PADDY Power is open to paying tax on internet betting by its Irish customers if it is levied on all bookmakers taking bets online in Ireland, its chief executive Patrick Kennedy has told the Sunday Tribune.
His comments came following remarks by Horse Racing Ireland (HRI) executives that the sport needed to become self financing. HRI chief executive Brian Kavanagh said earlier this month that racing could generate extra income by taxing online and telephone betting to avoid the state subsidising racing.
Kennedy said raising the rate of tax will not fix the funding gap. He said only 15% of bets in its shops and 11% of online bets were on Irish racing. He estimated that only €6m a year could be raised from taxing bets on Irish racing and said no countries fund racing by taxing other sports.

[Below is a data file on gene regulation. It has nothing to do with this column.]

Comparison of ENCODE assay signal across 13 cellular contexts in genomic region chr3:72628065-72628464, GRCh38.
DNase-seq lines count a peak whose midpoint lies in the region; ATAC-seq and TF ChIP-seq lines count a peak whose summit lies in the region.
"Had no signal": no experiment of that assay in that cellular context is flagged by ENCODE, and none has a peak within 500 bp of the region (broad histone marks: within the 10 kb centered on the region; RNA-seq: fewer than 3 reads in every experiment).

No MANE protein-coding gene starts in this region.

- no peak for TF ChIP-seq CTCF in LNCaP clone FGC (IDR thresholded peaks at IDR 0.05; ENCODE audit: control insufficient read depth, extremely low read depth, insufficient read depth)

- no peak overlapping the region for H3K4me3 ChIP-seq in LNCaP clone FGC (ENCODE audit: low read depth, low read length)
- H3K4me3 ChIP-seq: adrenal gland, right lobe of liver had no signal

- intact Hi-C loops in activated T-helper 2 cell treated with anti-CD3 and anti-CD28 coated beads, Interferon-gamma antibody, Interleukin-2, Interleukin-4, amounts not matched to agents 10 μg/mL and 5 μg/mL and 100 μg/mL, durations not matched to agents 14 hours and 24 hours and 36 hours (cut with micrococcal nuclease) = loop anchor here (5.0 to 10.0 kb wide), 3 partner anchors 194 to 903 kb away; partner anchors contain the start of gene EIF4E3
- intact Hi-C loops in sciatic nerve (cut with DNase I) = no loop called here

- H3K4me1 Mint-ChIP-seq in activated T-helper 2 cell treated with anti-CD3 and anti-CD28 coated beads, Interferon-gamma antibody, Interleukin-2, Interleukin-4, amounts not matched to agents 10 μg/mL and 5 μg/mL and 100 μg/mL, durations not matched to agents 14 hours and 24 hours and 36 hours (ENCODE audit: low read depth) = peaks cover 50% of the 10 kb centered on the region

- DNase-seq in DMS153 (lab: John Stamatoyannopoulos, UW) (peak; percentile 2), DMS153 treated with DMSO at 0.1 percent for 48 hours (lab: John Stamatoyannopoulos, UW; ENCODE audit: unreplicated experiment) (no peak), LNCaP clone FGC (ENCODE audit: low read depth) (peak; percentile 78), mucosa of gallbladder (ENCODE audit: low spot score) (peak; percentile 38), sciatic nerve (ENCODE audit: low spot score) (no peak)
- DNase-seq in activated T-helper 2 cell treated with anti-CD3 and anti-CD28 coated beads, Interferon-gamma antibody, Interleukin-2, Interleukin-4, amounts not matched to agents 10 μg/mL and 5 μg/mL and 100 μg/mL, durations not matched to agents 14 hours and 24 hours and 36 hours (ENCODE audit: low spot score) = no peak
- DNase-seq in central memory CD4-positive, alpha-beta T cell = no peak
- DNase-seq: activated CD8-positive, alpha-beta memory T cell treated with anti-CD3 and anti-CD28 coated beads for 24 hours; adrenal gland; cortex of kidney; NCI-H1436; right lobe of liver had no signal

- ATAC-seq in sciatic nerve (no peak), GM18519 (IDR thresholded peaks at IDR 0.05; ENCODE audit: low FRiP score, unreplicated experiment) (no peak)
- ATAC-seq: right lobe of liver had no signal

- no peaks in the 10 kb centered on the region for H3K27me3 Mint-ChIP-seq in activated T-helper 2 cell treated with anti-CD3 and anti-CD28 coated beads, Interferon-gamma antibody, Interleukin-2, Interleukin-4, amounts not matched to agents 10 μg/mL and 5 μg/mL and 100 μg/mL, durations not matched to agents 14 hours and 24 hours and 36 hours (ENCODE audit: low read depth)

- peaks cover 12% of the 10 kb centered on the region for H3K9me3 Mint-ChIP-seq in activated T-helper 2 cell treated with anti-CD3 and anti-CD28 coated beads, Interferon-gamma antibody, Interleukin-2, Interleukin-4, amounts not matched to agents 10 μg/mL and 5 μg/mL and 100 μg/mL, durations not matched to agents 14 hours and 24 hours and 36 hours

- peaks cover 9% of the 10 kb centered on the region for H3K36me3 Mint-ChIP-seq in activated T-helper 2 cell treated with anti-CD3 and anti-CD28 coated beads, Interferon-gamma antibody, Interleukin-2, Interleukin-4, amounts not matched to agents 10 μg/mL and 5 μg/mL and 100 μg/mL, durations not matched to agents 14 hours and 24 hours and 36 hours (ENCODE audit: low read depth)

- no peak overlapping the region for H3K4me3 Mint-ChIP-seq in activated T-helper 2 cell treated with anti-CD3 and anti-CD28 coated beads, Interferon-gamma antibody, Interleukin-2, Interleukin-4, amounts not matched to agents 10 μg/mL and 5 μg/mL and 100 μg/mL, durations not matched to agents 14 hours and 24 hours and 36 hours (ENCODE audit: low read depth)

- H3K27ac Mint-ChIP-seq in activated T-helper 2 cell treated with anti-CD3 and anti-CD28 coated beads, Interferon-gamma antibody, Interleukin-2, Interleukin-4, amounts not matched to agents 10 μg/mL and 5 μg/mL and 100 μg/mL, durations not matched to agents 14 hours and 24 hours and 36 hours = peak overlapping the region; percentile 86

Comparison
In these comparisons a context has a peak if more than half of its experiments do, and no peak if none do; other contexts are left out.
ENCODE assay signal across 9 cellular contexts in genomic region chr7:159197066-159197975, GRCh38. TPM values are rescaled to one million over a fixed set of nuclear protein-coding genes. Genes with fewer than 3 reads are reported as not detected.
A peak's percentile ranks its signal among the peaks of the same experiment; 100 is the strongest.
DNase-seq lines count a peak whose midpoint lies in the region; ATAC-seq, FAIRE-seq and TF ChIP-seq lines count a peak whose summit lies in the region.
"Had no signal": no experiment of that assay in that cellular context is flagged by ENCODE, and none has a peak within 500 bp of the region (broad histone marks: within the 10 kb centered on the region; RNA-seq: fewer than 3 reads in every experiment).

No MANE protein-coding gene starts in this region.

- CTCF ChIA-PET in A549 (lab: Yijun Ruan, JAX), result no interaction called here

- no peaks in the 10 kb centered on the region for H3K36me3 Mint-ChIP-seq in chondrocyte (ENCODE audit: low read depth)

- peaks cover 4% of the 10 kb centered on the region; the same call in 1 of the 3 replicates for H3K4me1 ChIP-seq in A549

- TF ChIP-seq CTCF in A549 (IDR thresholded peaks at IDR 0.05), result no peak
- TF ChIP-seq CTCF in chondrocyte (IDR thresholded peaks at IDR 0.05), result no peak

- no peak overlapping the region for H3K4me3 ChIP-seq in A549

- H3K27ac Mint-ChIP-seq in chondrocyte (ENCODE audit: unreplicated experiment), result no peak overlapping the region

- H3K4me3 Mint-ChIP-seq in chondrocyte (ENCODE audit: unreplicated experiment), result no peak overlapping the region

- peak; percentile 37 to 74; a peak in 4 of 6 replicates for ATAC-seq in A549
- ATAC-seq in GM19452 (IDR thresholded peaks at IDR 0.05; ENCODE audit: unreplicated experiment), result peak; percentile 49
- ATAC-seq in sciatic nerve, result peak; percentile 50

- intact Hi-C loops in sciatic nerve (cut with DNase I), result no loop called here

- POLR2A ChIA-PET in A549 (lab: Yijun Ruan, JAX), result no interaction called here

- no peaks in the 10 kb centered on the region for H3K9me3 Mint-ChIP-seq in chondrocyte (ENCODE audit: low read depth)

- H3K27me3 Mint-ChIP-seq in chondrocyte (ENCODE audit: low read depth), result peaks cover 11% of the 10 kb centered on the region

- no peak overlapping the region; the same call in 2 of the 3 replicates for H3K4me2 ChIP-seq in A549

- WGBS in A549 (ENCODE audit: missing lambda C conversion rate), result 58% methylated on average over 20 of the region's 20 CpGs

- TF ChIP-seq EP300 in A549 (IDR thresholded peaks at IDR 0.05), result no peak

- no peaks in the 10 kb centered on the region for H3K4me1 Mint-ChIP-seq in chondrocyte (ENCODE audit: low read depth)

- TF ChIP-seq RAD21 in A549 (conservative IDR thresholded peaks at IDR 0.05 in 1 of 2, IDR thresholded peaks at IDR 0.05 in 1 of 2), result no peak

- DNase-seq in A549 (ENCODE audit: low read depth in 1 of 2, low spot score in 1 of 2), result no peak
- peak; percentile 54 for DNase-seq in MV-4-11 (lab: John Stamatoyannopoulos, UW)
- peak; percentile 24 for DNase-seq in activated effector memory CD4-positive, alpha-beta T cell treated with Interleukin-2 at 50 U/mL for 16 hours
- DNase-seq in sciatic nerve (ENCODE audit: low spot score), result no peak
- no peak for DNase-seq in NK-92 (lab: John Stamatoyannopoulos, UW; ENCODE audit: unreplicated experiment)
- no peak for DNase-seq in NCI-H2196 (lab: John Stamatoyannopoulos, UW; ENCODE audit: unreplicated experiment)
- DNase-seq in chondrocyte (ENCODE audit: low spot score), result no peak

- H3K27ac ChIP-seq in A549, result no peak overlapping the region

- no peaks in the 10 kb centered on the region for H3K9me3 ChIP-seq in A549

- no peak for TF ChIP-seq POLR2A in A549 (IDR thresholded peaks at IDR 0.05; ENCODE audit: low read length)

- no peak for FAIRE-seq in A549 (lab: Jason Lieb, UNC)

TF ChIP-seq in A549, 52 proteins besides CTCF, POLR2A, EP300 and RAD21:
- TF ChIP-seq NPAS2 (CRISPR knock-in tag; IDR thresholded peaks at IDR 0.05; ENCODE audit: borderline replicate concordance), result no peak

The company would be prepared to pay tax on all online betting, but any change must be applied to its competitors and not just those based here.
Sports minister Martin Cullen said last week that the Revenue Commissioners and the Department of Finance are studying ways to tax offshore bookmakers.
The government last year abandoned plans to double betting tax to 2% because of fears that while larger bookmakers would absorb the tax, smaller chains would have to pass it on and could go out of business.
"The other side of the matter is how we will find a mechanism of taxing companies which are largely located offshore. That is the problem, namely, that they do not come within the Irish taxation system. It is hard to tax a company in another jurisdiction," Cullen said.